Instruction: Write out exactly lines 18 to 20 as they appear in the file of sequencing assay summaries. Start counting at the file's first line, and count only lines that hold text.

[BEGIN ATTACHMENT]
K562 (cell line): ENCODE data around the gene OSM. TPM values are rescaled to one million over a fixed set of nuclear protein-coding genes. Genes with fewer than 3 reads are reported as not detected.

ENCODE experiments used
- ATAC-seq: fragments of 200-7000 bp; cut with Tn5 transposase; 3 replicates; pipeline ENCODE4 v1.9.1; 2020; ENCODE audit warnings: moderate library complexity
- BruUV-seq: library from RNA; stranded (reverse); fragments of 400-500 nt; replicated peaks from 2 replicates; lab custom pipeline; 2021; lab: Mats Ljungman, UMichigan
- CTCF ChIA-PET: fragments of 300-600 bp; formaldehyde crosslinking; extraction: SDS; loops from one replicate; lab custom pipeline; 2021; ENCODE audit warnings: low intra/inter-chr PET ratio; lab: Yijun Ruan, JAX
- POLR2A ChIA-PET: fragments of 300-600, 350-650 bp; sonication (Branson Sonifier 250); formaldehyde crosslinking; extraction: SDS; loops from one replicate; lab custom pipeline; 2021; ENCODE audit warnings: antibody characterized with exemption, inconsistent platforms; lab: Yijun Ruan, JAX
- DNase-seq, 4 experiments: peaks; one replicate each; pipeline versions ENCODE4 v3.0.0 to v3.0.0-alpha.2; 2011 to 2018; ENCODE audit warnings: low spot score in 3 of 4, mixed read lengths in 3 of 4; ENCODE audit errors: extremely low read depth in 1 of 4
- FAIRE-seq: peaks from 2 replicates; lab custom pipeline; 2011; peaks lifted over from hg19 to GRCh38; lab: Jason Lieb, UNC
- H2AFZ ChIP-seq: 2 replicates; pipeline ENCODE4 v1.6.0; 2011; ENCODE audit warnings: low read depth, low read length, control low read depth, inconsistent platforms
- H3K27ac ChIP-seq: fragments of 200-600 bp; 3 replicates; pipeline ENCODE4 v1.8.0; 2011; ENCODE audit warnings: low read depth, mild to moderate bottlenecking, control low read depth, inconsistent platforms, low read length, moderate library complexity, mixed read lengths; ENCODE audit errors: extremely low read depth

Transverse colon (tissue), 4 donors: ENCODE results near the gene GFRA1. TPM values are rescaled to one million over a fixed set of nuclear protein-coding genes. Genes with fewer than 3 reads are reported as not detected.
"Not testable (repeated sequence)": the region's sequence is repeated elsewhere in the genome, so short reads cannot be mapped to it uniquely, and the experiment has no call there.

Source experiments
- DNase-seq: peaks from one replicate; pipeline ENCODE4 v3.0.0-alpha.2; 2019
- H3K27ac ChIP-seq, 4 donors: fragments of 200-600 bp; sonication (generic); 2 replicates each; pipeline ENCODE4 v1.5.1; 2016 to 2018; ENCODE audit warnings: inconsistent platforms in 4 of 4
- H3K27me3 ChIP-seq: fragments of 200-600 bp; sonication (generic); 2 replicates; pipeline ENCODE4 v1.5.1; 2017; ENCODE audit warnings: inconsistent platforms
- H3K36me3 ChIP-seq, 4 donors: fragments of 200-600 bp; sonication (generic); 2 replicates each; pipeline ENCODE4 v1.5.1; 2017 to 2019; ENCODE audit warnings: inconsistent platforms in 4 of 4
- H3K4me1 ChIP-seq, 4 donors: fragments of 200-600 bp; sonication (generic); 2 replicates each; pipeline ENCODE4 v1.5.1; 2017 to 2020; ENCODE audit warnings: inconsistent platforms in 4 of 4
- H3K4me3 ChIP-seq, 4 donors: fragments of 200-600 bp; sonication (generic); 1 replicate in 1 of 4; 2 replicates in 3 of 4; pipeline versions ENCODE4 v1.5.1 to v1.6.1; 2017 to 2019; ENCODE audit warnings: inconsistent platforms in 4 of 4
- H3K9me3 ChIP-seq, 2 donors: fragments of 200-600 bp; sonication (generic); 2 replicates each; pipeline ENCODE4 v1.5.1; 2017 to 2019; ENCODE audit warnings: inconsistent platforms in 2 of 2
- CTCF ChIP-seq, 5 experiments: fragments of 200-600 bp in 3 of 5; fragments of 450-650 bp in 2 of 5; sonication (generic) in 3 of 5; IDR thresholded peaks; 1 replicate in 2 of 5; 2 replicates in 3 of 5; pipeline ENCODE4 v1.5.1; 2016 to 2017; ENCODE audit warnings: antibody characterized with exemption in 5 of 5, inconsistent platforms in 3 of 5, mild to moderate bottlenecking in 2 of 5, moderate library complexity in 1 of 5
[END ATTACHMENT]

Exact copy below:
- H3K4me1 ChIP-seq, 4 donors: fragments of 200-600 bp; sonication (generic); 2 replicates each; pipeline ENCODE4 v1.5.1; 2017 to 2020; ENCODE audit warnings: inconsistent platforms in 4 of 4
- H3K4me3 ChIP-seq, 4 donors: fragments of 200-600 bp; sonication (generic); 1 replicate in 1 of 4; 2 replicates in 3 of 4; pipeline versions ENCODE4 v1.5.1 to v1.6.1; 2017 to 2019; ENCODE audit warnings: inconsistent platforms in 4 of 4
- H3K9me3 ChIP-seq, 2 donors: fragments of 200-600 bp; sonication (generic); 2 replicates each; pipeline ENCODE4 v1.5.1; 2017 to 2019; ENCODE audit warnings: inconsistent platforms in 2 of 2